Yet many are involved with the vast range of ACEVO members in health charities. Many of the CEOs of the Royal Colleges are ACEVO members ;including, usefully , the current CEO of the Royal College of GPs ( and soon the new CEO , our old friend Neil Hunt ). But this is a limited engagement with the sector as a whole for your average GP.

So we have to build a relationship almost from scratch. But there is real potential for very different styles of commissioning that build on public health and healthy living partnerships, that seek a fuller engagement with the sector in social care and recognise the massive contribution that the long term conditions charities bring.

My speech concentrated on the role of the sector in delivering services and acting as a voice for citizens and communities. I spoke about the need for GPs to think out of the box when commissioning and engage with the sector, whether in the community or with the many national health charities. I also want GPs to think how they interact and use community and sector bodies as representatives of citizens and communities. In making difficult decisions on scarce resources GPs will need to consult and involve.

But then again it's our job as a sector to be beating a path to the GPs door. Telling them how we can work with them. Support them. Give them solutions. We are not yet effectively doing this.

I stayed to listen to Secretary of State, Andrew Lansley MP. He gave an impressive outline of the reforms and the need for change. He was an excellent advocate for reform. I must say I came away with a strong sense of the potential and the possibilities for our sector to work with GPs. Let's grasp them. Carpe Diem comrades!

Wednesday, 5 January 2011

Be bold Osborne!

Yesterday I wrote to the Chancellor expressing the concerns of members about the growing funding storm facing our sector.

Here is the letter we sent;

"Today the VAT rise will hit the work of the country’s charities and wider third sector. For example Sue Ryder Care will loose £1m this year, which could have funded a 16 bed hospice for 6 months.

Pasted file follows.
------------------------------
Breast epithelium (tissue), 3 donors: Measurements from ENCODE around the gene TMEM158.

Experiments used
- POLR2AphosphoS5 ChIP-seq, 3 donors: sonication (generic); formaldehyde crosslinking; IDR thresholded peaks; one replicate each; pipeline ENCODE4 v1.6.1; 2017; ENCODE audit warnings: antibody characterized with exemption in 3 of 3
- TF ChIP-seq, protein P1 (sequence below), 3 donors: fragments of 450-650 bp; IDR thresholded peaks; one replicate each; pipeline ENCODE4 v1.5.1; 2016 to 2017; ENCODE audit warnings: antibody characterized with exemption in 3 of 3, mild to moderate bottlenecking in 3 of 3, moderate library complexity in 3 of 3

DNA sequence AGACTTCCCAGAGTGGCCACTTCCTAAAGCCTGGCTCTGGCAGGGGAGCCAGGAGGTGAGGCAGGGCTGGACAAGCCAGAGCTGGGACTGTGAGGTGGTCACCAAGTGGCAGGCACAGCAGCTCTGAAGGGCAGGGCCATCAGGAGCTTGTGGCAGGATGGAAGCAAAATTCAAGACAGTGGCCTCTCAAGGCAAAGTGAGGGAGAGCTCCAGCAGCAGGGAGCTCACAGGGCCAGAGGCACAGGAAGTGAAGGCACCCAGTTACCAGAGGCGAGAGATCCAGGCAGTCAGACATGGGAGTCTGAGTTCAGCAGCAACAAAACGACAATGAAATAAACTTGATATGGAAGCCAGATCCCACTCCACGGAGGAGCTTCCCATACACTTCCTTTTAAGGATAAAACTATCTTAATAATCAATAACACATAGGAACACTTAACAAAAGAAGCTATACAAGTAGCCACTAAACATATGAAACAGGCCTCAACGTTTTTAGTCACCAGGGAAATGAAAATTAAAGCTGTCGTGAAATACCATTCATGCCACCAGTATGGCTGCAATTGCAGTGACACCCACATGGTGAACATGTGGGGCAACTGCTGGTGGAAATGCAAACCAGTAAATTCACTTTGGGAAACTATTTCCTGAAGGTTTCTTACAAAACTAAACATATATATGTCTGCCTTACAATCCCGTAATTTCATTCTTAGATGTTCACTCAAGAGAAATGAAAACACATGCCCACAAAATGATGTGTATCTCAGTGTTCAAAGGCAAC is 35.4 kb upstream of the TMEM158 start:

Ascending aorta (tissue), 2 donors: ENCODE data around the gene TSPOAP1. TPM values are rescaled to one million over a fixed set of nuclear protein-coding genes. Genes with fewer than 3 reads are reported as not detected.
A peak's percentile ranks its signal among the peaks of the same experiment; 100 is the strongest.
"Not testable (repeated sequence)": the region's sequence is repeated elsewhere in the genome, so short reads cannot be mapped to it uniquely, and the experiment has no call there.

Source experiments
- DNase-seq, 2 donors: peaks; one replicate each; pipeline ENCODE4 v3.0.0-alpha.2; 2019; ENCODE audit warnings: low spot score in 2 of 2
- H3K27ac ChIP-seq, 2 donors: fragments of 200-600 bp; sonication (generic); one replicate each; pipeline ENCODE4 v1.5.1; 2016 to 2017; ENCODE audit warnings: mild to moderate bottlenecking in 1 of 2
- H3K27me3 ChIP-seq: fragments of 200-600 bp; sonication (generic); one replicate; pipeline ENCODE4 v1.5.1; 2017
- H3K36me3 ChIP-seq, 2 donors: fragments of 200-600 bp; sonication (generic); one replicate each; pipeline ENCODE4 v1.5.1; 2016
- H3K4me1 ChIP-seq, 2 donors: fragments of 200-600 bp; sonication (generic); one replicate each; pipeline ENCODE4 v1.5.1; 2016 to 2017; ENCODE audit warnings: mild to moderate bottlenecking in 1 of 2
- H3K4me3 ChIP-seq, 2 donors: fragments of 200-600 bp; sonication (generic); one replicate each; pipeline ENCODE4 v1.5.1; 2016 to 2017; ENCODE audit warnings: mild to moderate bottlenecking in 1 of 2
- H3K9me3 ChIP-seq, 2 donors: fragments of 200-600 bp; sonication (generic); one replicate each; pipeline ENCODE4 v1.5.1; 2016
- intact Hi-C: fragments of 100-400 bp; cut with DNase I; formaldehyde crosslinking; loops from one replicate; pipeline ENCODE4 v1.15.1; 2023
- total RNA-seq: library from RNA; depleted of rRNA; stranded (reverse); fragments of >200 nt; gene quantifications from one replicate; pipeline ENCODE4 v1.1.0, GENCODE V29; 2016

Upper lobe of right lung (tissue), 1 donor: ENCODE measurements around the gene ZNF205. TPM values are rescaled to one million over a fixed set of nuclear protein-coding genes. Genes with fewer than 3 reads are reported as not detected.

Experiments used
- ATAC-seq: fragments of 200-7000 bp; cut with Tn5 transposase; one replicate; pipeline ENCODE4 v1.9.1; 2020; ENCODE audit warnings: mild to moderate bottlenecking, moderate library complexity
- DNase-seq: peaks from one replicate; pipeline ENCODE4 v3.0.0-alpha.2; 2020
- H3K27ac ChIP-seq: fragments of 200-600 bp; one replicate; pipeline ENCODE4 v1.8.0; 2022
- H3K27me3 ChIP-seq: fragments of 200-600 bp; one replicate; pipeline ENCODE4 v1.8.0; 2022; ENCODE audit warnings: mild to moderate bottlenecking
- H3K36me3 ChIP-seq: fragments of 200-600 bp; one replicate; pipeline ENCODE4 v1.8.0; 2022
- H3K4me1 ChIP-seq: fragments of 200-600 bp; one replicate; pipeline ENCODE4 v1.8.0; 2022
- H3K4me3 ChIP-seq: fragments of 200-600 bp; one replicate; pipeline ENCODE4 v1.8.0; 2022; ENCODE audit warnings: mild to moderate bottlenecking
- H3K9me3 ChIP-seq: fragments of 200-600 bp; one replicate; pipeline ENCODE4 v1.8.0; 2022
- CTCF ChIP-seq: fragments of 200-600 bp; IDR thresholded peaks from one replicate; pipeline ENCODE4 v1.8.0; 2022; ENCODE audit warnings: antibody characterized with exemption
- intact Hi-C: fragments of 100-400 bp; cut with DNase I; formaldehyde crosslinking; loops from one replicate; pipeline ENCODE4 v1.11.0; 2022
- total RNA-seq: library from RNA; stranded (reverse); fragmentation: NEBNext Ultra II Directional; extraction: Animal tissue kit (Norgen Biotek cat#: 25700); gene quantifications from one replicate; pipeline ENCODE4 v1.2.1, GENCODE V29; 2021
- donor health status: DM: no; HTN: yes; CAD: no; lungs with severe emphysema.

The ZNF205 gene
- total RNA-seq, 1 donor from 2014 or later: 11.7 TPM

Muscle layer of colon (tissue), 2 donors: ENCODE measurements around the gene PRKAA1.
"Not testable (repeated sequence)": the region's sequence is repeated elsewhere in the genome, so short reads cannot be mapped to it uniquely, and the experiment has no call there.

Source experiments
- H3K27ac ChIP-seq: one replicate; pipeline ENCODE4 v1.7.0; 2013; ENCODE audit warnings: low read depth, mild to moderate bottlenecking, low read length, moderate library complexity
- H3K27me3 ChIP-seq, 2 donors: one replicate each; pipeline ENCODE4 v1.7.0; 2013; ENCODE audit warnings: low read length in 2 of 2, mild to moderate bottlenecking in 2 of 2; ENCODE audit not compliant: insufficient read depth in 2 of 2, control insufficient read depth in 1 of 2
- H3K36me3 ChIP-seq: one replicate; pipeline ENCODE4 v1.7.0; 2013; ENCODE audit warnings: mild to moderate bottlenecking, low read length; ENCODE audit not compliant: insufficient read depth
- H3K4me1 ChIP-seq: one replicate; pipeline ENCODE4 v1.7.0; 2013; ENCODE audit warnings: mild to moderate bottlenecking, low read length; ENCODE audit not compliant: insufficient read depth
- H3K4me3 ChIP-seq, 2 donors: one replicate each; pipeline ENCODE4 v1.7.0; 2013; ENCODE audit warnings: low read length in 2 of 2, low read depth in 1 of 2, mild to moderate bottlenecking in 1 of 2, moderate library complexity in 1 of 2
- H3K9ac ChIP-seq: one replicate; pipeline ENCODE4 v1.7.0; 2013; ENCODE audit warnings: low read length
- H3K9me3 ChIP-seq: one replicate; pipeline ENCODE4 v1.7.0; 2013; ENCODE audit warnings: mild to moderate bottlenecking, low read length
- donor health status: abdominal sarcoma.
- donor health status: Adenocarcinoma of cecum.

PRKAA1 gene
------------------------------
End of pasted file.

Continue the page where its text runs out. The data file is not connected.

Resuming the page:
In April, unless HMT reverses its current position on Gift Aid, charities will loose a further £100 million when transitional relief on Gift Aid comes to an end.

We estimate that these changes, combined with cuts in grants and contracts from the public sector, will cost our sector over £1 billion next year – rising to over £3 billion a year by the end of the parliament.

And yet demand for our services continues to rise.

That is why it is so vital that Government act to protect our work. Without action, I fear that your laudable ambitions to cut the deficit in a way that is fair and to build a Big Society are at risk.


So I am urging you to introduce a one off tax on bankers’ bonuses to go straight into the new Big Society Bank. The Government’s public service reforms have the potential to result in significantly greater delivery of public services by the voluntary sector, offsetting some of the damage that the cuts and tax changes above will inevitably inflict. But that potential is unlikely to be realised if the sector remains as undercapitalised as it is currently – hampered in its ability to transition to new public service markets, or to operate under the capital requirements of a system of payment by results. The Big Society Bank is therefore key to the sector’s ability to play its part in your public service reform agenda, and ultimately key to offsetting the cuts coming our way.

The money from dormant accounts currently earmarked for the Big Society Bank, at least in its initial (and given the speed of the Government’s reforms, crucial) stages will go nowhere near to meeting the need of the sector now. Hence my call for a one-off tax on bonuses.

I would like to come and discuss this with you (along with some of my key members) and to explore the idea, and others, in more detail.

I can assure you there is considerable concern in our sector at the gathering storm. Only firm and radical steps by the Government will alleviate the problem. "

We are also arranging a meeting with Nick Clegg- who is supporting a further tax on bank bonuses, but also a meeting with the top banks. We want to explore with them how they can support a Big Society Bank and how the bonus going to charity could be a good thing for them.

And meanwhile the celebrations continue. Yesterday I celebrated with my truly magnificent and talented ACEVO staff team. Here they are gathered behing me as I open the Knightly bottle of champagne !